JEREMY CLACKSON, transport correspondent, on the latest, inevitable erosion of rail services by stealth for Croydon
Southern Railway’s effort to reduce services out of Victoria on the Brighton line, via East Croydon, will take another big step forward at noon today when their barely publicised public “consultation” on their night-time services closes.
Southern wants to make permanent its withdrawal of its week night services between Victoria, East Croydon, Surrey, Sussex and Brighton, with no trains operating out of the mainline terminus after five minutes past midnight from Sundays to Thursdays until commuter services resume.
The withdrawal of the service will be a massive blow to night-time and shift workers who live in and around Croydon and need to get home from the city centre, as well as West End theatre-goers and diners, who will have many fewer options when planning their homeward journey.
It is also likely to adversely impact any efforts Croydon makes to improve its night-time economy, deterring visitors from south London and the south coast to stay late in the town centre when their public transport options have been removed.
Govia Thameslink, the Southern operators, brought in the night-time service changes in May, at short notice and without even consulting Transport for London. Then, it was presented as a temporary measure, allowing “essential” engineering works (they are always essential) to be carried out on the tracks, they claimed.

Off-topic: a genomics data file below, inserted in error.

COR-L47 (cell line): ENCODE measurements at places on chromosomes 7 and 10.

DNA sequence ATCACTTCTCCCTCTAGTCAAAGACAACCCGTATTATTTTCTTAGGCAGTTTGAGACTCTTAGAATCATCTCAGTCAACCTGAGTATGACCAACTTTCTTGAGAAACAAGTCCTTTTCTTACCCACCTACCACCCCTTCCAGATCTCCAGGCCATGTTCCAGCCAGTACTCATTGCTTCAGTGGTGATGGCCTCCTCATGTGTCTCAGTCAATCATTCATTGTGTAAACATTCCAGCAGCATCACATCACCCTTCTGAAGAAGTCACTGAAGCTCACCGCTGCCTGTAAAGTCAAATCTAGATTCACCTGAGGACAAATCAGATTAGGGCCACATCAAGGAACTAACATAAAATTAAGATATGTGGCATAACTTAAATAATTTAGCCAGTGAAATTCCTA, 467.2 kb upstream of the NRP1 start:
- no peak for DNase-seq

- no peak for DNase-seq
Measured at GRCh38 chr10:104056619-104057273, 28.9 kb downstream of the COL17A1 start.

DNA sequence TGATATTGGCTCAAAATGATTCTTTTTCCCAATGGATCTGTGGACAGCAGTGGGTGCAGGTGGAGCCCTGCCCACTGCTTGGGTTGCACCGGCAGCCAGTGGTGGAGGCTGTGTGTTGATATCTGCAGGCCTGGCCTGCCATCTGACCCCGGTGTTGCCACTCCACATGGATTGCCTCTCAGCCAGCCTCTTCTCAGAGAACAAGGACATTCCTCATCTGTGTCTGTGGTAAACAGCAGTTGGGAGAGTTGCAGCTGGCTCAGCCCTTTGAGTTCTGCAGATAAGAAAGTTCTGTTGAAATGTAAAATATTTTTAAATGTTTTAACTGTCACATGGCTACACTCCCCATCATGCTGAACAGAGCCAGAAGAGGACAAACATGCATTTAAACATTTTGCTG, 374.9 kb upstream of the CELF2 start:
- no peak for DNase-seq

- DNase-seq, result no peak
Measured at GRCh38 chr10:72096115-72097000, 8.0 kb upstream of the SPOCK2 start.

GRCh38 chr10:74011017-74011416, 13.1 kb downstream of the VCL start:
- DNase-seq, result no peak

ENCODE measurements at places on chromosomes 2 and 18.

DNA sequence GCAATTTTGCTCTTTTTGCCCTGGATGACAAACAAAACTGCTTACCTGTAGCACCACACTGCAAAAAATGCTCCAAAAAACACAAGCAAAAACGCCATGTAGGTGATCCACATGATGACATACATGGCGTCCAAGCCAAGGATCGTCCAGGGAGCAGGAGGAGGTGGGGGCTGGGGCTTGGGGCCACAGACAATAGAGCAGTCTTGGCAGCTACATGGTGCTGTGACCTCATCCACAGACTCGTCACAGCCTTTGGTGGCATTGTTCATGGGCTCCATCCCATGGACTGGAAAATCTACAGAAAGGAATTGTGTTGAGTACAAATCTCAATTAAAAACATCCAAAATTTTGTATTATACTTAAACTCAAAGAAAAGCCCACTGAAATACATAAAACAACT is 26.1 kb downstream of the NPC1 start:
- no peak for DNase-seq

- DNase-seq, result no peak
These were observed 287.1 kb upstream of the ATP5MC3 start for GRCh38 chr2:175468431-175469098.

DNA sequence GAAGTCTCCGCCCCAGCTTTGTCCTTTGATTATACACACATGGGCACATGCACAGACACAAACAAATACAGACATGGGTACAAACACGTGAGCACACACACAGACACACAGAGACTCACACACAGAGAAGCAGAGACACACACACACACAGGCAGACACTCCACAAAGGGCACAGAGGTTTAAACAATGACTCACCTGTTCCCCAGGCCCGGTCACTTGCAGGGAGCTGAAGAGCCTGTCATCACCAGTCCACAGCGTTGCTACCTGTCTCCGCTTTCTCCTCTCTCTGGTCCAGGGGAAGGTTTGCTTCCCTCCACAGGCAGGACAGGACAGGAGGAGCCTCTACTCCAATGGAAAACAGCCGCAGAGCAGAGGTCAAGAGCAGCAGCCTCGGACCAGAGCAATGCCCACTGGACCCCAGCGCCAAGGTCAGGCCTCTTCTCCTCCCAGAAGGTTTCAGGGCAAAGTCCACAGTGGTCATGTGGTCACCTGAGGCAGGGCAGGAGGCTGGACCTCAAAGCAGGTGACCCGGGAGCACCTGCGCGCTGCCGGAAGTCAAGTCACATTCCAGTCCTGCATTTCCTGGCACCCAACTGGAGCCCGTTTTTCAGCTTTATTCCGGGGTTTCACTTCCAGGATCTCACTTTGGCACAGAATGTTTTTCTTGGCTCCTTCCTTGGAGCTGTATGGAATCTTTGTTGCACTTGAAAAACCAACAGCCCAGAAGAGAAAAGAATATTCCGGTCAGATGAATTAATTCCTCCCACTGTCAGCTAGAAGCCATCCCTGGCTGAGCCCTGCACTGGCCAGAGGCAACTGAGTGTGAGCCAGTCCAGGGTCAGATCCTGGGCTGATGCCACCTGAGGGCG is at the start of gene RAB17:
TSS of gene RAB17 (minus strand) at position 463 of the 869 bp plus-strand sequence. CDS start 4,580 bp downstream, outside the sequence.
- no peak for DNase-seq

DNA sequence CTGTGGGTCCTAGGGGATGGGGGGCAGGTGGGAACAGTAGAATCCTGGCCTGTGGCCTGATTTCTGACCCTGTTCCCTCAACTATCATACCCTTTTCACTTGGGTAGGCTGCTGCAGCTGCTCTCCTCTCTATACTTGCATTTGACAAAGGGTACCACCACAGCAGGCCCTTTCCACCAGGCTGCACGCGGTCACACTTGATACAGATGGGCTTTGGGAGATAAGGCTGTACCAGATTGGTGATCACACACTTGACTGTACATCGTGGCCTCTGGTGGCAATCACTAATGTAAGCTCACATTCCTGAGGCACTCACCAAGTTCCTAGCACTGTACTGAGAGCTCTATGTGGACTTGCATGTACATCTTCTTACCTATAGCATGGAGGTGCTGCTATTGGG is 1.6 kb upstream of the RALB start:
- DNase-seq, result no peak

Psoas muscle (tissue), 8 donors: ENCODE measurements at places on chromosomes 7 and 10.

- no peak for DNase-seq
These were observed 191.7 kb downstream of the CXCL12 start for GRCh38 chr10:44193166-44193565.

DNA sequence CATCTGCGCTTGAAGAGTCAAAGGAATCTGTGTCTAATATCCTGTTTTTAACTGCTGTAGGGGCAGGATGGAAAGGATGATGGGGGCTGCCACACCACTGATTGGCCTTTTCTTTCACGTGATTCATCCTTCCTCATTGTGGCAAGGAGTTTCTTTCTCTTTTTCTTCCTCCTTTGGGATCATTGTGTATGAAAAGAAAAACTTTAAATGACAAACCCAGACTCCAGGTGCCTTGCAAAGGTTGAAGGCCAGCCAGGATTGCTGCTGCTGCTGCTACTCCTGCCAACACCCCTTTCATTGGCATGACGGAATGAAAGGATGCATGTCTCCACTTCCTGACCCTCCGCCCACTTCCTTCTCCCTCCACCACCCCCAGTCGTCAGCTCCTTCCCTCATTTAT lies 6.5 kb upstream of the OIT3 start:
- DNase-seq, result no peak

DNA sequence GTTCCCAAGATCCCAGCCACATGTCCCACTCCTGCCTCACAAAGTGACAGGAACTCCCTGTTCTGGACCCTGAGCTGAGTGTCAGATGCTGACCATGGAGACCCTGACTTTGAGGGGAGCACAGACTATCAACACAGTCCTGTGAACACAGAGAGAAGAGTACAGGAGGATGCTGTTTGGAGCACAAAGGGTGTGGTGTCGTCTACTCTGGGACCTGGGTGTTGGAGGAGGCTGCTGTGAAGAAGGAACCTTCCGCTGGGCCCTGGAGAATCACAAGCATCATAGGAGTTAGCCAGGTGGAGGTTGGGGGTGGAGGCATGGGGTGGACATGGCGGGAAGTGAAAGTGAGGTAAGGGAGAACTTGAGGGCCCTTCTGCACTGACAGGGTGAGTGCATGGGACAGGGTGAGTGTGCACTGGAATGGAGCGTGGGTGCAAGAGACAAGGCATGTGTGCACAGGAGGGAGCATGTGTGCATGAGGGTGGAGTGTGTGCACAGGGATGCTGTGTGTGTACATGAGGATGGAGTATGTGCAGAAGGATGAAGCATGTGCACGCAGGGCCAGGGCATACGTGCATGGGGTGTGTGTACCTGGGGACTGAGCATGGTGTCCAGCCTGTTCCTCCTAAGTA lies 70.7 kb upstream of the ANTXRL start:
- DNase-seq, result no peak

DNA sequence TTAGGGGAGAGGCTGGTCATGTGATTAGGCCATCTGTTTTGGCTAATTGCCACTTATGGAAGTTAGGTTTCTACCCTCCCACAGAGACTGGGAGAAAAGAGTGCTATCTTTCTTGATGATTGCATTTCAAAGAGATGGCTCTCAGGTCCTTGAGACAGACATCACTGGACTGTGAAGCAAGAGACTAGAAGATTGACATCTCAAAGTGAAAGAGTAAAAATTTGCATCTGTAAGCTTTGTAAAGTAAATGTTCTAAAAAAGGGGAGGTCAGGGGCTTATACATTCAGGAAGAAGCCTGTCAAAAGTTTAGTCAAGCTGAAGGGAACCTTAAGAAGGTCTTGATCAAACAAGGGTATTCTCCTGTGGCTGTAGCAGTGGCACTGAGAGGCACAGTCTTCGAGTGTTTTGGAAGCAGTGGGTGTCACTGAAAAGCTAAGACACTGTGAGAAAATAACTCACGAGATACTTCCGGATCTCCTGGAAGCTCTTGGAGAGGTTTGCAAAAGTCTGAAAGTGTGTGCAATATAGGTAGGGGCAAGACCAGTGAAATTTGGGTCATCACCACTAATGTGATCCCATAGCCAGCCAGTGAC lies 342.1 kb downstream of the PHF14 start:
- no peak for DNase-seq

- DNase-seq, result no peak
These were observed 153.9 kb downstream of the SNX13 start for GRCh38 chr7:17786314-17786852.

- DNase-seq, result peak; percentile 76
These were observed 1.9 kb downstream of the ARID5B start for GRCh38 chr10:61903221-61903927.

But the service restriction was never really necessary.
As Inside Croydon reported in September, it has been shown that with four tracks on the London to Brighton route, it could have been feasible to continue to operate an overnight service on two lines. That remains the case.
Freedom of Information requests for a selection of engineering notices found no weeknight dates since May this year when all four lines were closed.
Transport watchers and commuter champions have been suspicious of Southern’s motives and intentions for some time, as the rail operator has failed to produce a timetable for night-time services beyond the trial period, which was supposed to expire this month.
Now, it seems clear that Southern wants to entrench the reduced service permanently.
With Southern continuing to operate a service without a full complement of staff, including drivers, their removing the night-time services gives its management the opportunity to redeploy some drivers at other times.
But there is also another, Tory Government-backed underhand motive behind the reduction in service.
Southern is encouraging passengers to consider using the Thameslink service that runs through Blackfriars, claiming that it takes 21 minutes to get there from Victoria. This might be true when the District and Circle lines are operating on the Tube, but there are no trains on those Tube lines much after midnight.
Thameslink operates Driver-Only-Operated trains. By offering a driver-only route from central London through the night, Southern, and DafT, the Department for Transport, will make the case for introducing driver-only operated services elsewhere.
This is all presented by Southern as an “improvement” in service, and as a “transformation”, as their consultation site weds it to a £7billion investment.
Many Croydon residents, after working late in London and with no public transport means of getting home, will be left wondering how that can possibly be described as an improvement, as the only thing they see transformed is 20 quid in their pockets transformed into the cost of a taxi.
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